NBC’s Olympic coup should boost Versus, IndyCar Series

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The winning bid by NBC—and its parent company Comcast Cable—to air the Winter Olympics in 2014 and 2018 and the Summer Olympics in 2016 and 2020 is good news for the IndyCar Series.

Comcast also owns the cable channel, Versus, a fledging sports channel that some day hopes to rival ESPN. The IndyCar Series signed a 10-year deal, which started in 2009, to air its races on Versus.

While there have been complaints that some cable systems don’t carry Versus, and the cable channel doesn’t have the clout to attract casual sports fans to televised IndyCar events, officials for the cable channel have tried to muster a critical mass of programming, including National Hockey League games, that will elevate the channel to a new level.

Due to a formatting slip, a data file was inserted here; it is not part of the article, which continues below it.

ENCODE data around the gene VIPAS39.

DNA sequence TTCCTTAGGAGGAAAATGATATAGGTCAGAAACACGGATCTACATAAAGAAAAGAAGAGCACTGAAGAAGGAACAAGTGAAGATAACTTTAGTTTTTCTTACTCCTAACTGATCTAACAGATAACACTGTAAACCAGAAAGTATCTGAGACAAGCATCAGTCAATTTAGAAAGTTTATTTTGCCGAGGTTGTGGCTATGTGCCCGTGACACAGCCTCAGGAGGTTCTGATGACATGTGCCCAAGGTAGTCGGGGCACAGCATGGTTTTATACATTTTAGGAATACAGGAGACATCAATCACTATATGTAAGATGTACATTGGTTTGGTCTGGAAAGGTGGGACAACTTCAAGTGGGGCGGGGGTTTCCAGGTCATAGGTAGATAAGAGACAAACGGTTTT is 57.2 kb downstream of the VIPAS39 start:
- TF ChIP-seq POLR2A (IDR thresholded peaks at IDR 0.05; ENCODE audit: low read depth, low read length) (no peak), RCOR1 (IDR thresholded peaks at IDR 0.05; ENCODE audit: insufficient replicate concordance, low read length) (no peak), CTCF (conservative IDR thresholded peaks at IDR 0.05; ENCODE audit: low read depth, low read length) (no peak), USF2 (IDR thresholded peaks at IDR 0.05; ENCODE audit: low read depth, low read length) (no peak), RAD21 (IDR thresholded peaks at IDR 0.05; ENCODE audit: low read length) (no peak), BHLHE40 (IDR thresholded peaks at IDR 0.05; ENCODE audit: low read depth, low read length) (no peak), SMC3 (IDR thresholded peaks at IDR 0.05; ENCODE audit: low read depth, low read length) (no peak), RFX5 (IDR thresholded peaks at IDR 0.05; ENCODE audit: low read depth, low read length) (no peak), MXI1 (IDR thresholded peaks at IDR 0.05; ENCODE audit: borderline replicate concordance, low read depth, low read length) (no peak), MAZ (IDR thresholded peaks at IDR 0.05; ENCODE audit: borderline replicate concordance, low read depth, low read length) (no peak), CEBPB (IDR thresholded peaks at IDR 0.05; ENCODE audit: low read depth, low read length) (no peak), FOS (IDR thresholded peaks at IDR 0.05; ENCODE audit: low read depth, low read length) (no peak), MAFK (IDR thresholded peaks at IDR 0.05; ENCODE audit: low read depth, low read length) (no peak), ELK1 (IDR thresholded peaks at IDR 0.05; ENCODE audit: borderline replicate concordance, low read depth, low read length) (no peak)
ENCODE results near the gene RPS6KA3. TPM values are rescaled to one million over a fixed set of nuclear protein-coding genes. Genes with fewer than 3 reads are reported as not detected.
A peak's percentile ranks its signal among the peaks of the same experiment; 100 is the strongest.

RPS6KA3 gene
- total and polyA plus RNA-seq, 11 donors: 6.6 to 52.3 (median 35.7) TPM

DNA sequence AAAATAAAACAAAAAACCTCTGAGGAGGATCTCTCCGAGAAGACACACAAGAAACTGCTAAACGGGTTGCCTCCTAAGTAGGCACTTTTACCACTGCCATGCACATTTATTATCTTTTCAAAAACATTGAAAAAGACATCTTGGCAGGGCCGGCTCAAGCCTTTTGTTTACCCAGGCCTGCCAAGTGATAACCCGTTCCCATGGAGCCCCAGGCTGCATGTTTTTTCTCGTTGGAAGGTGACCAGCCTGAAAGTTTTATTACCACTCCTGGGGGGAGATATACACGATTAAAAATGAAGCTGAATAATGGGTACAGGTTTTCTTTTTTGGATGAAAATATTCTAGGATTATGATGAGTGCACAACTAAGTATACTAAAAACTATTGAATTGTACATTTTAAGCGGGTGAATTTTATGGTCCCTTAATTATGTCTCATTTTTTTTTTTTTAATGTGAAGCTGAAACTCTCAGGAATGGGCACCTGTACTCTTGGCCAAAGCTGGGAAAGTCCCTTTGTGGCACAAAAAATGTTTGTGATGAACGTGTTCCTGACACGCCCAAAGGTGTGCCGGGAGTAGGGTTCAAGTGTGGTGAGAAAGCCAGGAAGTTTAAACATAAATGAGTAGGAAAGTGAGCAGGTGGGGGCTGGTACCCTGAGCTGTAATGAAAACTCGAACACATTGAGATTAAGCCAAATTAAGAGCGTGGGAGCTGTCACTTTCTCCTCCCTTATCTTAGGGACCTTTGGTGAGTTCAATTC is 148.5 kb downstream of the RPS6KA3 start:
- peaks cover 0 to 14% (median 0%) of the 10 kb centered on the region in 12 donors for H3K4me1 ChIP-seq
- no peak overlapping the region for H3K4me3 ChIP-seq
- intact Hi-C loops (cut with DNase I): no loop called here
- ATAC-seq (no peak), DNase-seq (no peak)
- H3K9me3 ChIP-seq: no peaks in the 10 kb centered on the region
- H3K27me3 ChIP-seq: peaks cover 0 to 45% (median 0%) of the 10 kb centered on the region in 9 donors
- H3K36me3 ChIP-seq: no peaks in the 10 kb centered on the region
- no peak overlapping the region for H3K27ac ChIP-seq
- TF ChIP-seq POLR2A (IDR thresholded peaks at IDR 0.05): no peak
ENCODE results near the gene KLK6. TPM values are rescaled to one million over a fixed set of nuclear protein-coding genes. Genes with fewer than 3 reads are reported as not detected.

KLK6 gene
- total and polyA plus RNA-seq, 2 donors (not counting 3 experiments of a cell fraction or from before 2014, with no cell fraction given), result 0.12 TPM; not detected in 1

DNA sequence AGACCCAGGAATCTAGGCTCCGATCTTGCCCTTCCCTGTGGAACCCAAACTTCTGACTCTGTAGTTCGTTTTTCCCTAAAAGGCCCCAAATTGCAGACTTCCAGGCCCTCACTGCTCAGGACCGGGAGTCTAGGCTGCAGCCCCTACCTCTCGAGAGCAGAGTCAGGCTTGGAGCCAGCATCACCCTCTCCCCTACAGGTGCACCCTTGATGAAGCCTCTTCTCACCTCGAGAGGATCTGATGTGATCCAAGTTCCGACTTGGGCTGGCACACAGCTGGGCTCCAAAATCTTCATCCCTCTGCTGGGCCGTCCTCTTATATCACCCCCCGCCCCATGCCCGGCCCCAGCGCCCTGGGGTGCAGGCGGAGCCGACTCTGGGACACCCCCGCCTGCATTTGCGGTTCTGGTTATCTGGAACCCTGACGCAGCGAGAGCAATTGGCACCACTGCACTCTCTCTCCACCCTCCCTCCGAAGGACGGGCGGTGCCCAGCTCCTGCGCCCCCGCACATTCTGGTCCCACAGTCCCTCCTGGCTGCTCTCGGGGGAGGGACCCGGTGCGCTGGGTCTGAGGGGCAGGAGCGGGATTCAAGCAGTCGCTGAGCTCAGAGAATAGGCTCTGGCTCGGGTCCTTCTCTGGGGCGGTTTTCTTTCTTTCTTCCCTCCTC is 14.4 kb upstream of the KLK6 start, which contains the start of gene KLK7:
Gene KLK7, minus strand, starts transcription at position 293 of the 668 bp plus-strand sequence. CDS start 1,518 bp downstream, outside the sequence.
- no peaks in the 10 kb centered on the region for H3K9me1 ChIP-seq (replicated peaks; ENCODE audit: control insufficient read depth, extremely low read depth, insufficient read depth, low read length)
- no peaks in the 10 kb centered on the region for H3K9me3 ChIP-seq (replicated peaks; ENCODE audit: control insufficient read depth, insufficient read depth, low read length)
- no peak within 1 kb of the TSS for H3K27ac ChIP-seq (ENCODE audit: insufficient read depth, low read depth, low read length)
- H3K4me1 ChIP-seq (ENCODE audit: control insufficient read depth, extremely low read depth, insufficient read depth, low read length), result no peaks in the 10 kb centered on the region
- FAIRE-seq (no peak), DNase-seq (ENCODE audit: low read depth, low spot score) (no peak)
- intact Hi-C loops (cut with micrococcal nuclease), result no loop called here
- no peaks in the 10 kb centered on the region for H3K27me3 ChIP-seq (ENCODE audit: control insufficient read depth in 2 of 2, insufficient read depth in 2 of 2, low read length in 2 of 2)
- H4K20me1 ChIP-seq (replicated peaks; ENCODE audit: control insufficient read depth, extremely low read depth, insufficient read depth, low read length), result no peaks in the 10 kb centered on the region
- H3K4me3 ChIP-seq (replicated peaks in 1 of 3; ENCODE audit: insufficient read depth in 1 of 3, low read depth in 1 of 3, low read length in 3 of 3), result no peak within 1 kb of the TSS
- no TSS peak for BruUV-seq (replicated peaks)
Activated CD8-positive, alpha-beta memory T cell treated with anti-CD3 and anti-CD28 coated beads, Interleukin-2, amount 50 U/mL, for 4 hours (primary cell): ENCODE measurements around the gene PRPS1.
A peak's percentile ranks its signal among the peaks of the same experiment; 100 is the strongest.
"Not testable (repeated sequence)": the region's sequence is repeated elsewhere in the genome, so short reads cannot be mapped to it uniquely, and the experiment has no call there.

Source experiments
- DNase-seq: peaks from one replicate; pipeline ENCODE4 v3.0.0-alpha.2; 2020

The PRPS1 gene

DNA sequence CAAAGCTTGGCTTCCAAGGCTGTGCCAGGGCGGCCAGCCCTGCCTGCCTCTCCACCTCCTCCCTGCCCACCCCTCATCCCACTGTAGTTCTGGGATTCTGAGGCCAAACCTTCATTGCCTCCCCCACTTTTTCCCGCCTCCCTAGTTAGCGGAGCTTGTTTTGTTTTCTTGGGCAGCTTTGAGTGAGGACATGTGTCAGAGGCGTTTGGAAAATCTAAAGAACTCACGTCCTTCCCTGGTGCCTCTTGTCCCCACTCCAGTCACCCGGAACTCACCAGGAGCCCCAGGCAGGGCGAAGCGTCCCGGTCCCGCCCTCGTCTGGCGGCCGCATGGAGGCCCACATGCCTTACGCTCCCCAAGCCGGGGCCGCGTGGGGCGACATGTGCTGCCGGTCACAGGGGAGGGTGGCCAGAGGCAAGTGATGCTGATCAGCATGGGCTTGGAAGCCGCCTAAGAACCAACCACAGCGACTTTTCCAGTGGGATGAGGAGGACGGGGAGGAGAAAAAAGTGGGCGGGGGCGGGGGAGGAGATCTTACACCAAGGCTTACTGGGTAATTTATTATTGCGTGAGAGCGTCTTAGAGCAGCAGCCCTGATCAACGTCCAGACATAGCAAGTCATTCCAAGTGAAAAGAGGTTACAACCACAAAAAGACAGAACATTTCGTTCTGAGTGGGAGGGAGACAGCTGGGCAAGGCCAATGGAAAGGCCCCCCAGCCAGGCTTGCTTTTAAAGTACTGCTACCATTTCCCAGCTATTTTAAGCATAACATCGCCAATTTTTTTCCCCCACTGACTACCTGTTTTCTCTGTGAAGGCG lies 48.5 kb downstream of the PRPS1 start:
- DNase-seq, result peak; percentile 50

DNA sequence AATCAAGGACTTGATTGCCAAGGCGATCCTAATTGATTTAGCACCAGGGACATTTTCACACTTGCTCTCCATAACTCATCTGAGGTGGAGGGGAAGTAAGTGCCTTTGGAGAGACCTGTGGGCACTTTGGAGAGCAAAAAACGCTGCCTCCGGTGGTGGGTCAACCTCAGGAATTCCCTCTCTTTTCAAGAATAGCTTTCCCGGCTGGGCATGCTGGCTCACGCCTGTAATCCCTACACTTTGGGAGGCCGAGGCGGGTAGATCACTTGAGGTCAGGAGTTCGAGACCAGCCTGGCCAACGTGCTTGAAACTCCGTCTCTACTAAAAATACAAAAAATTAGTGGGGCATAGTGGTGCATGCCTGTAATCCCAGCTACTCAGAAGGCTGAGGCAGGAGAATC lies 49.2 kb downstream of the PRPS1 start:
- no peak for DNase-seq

Still, Versus reaches about 20 million fewer homes than ESPN.

But the Olympics deal could help. Officials for NBC/Comcast, which paid $4.4 billion for the right to air the Olympics through 2020, are promising to use many of their channels to air Olympic events. Although Comcast/NBC hasn’t yet released any broadcast plans for the Olympics, Versus is likely central in those plans.

That means cable systems that don’t already carry the cable channel will likely be looking to add Versus, and sports fans may be enticed to upgrade their cable package to add it. It will certainly funnel numerous fans who already have the channel but don’t currently tune in often over to Versus through promotions on NBC and its Web site during the Olympics seasons.

It’s logical to conclude that all of this will raise the overall profile of Versus as a TV destination for sports fans. And since Versus has a long-term deal with IndyCar in hand, it seems logical that Versus officials would be eager to cross-promote open-wheel racing through its Olympics coverage.

There’s only one fear for the IndyCar Series. The growth of Versus and the continual addition of mainstream sports to its airwaves could diminish the cable channel’s commitment to IndyCar programming and push its telecasts toward the sidelines.

But for now, the upside appears to far outweigh any possible downside.

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